Italy’s Car Museums are filled with finely displayed examples of car memorabilia and machinery, just as would any museum. But there are, fortunately, also notable features like Salibourgeois fashion, a simple ailing organ, stacks of unlikely exhibits from urbanites’ homes, and a smashing, glass sculpture like the one seen above.
The Turin-based Pace Amsterdam gallery recently opened the third chapter of its exhibit on supercar origins. The exhibit is made up of 1,600 (retro) vehicles, representing a wide range of manufacturers including Ferrari, Bugatti, McLaren, Lamborghini, Porsche, Aston Martin, and more. It also features motorcycles, modern race cars, special vintage examples, as well as carefully selected and curated display cases and vignettes. The concept is a lot like a traditional car museum, but the aesthetic is more futuristic and contemporary.
“The fundamental objective of the Pace Pagani exhibition is not merely to trace the present history of supercars, but also to show where these traits come from,” said Pace curator Sam Pessin in a statement. “More specifically, Pace aims to show how influential the supercar is in classical Italian architecture, cars are in the townscapes, neighbourhoods, traditions and celebrities.”
A booth on the opening of Pace’s supercar exhibit
On the central floor, there are endless displays of vintage supercars in various states of disrepair or splendor. Many showcase just an imperfection or piece of equipment, just as some dealer showrooms do when charging ludicrous prices for purely functional showroom features. The section of classic and modern cars includes brands like Astra, Bally, Buick, Ferrari, McLaren, McLaren SPA, Opel, Subaru, and many more.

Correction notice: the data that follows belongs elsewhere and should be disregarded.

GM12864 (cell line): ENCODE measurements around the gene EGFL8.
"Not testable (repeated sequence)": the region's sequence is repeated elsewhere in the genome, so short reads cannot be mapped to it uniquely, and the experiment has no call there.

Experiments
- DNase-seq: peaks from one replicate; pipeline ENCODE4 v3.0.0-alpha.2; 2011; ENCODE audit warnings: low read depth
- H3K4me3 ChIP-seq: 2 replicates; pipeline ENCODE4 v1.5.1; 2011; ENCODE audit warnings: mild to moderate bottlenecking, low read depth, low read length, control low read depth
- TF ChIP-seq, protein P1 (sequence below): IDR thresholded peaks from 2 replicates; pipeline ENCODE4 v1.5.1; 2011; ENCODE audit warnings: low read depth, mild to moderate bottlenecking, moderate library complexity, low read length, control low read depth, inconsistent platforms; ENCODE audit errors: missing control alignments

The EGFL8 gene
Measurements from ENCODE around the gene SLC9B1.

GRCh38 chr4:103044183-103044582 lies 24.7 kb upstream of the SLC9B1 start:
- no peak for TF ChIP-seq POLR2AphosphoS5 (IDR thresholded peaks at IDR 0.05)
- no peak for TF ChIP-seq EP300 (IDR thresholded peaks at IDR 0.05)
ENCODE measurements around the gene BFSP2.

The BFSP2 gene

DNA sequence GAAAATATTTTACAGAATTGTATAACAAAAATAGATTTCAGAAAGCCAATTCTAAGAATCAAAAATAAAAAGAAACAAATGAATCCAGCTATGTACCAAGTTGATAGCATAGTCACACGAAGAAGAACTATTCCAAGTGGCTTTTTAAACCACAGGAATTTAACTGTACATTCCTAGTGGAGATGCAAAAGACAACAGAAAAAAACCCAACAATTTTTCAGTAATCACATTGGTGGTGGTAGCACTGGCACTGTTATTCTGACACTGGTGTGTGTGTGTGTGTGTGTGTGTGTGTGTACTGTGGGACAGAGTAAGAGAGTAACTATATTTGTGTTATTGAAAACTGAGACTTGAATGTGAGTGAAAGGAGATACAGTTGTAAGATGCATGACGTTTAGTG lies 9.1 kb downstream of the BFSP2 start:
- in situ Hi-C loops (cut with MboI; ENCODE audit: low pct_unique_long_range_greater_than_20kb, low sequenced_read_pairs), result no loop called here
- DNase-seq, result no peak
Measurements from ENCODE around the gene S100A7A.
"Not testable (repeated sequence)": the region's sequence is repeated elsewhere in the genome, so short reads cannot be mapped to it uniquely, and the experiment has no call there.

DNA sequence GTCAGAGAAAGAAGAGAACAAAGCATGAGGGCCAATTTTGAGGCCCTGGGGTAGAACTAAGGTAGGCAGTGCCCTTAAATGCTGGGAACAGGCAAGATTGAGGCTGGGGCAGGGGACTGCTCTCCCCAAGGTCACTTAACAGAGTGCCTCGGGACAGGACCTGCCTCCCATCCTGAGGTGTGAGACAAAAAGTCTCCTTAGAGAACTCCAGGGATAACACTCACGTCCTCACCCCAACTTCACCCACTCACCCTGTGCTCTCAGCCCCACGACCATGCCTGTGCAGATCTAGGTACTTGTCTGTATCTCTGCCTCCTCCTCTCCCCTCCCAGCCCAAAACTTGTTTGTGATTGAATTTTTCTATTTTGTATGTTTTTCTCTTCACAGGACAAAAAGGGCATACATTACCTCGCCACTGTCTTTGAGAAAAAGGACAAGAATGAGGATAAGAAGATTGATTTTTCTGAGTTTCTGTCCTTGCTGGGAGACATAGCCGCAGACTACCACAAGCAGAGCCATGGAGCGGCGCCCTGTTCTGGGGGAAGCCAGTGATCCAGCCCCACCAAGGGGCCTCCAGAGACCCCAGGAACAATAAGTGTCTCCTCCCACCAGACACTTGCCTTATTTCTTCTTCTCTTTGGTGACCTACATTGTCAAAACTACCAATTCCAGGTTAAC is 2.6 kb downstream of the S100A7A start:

Other sections highlight their meaning within Italian cityscapes and culture. One display of McLaren’s legendary Superleggera starts by showing how it drove on the Balmoral run on the British motorway system in the late ’70s, proving just how exquisite it was. Next, the exhibit draws attention to how German customs like no speed limits and long stopping distances have made supercars classic and appealing in that country.
Kitty Hawk Supercar Lane
A piece of an El Paseo motorbike in the exhibit
“We chose to place an extra long skate ramp and many everyday items of people’s lives, like their mobile phones, TVs, laptops, books, coffeemakers, smoothies, microwave food, etc., in the center to show them that they are not alone in this world,” says Pessin. “In the middle is an untouched ‘skate’ ramp for people who come to connect with the car and the world around them, while at the same time we also invite visitors to take part in some of the real engines they build out.”
Vast 80-foot suspended ramp like that is not the most common place to find people strolling around, but this exhibit is actually rather unusual in that it includes a demonstration track, where patrons can learn from experts how to drive each car on a vacant track. The course includes a business office, drive school classroom, and multiple laps driven by the driver.
The exhibit also includes displays of new prototypes and unique how-to videos of each supercar maker on how they created their own limited-edition makes. There are also plenty of views to admire.
Visitors get an authentic view of McLaren’s Superleggera track
There are also the modern-day supercars that give the exhibit its impact. McLaren also has its own interpretive displays, which highlight the company’s 70th anniversary and history of making its cars. Tourists can stop at the Tapa bar for organic cocktails made with Tapa ice cream, which features art inspired by a McLaren supercar and was created by artist Elisa Antello, who is local to the city.
Other companies like the Daimler Mercedes-Benz and Ferrari each have entry-level concepts and offerings (read: basically Ferraris). As does BMW. After all, you don’t get bogged down by all of that any more. These companies are doing exactly what Ferrari did all those years ago: making cars that people want to buy, and only get to drive.
“Over the last four decades, the automobile has become a major influence on modern culture in Italy, and Pace is trying to reflect this,” says Pace CEO Joop Brantz. “We are taking a worldwide approach that aims to make this kind of fashion relevant around the world and bring this vibrant collection closer to the maximum public.”
Story by design&build’s Kayla Osborne.